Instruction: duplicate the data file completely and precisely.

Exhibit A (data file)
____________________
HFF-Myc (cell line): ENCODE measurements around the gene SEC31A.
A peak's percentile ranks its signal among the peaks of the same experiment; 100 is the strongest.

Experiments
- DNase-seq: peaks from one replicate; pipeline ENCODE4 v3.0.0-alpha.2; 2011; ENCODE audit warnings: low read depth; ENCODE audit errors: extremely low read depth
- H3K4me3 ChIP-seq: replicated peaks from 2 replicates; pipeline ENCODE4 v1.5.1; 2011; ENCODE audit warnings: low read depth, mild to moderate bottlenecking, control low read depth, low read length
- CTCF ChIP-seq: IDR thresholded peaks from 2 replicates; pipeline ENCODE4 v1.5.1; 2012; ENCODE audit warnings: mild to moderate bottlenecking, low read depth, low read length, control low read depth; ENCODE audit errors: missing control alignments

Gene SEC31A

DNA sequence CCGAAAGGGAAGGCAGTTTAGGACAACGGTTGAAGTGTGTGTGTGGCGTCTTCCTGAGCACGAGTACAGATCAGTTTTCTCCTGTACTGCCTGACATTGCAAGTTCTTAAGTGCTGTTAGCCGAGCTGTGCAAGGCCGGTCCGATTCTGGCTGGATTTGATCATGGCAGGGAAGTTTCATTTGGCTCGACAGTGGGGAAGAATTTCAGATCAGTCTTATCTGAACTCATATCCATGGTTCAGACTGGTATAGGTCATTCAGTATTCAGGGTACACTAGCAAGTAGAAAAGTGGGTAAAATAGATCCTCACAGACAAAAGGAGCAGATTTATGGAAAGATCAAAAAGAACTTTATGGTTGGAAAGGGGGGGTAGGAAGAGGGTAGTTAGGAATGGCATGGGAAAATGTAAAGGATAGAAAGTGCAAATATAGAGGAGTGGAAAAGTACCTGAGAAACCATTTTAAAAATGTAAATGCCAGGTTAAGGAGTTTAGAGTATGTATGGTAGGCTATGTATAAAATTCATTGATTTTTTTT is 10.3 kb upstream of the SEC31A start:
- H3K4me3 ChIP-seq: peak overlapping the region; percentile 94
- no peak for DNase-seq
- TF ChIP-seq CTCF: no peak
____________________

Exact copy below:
HFF-Myc (cell line): ENCODE measurements around the gene SEC31A.
A peak's percentile ranks its signal among the peaks of the same experiment; 100 is the strongest.

Experiments
- DNase-seq: peaks from one replicate; pipeline ENCODE4 v3.0.0-alpha.2; 2011; ENCODE audit warnings: low read depth; ENCODE audit errors: extremely low read depth
- H3K4me3 ChIP-seq: replicated peaks from 2 replicates; pipeline ENCODE4 v1.5.1; 2011; ENCODE audit warnings: low read depth, mild to moderate bottlenecking, control low read depth, low read length
- CTCF ChIP-seq: IDR thresholded peaks from 2 replicates; pipeline ENCODE4 v1.5.1; 2012; ENCODE audit warnings: mild to moderate bottlenecking, low read depth, low read length, control low read depth; ENCODE audit errors: missing control alignments

Gene SEC31A

DNA sequence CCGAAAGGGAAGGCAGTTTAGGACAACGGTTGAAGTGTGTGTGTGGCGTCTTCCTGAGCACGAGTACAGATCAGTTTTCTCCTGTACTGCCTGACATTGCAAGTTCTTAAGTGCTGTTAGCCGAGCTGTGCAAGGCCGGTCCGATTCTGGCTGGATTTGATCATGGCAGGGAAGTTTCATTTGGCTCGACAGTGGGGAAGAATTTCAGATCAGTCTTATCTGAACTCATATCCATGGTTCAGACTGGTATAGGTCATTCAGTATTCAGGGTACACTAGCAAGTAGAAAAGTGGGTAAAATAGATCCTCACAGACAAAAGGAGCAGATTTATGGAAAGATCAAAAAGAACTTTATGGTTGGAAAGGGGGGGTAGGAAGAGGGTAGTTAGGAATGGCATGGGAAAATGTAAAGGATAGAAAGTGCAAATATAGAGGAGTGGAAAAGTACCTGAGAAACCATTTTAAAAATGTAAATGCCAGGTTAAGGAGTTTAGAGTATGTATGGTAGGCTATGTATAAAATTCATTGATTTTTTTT is 10.3 kb upstream of the SEC31A start:
- H3K4me3 ChIP-seq: peak overlapping the region; percentile 94
- no peak for DNase-seq
- TF ChIP-seq CTCF: no peak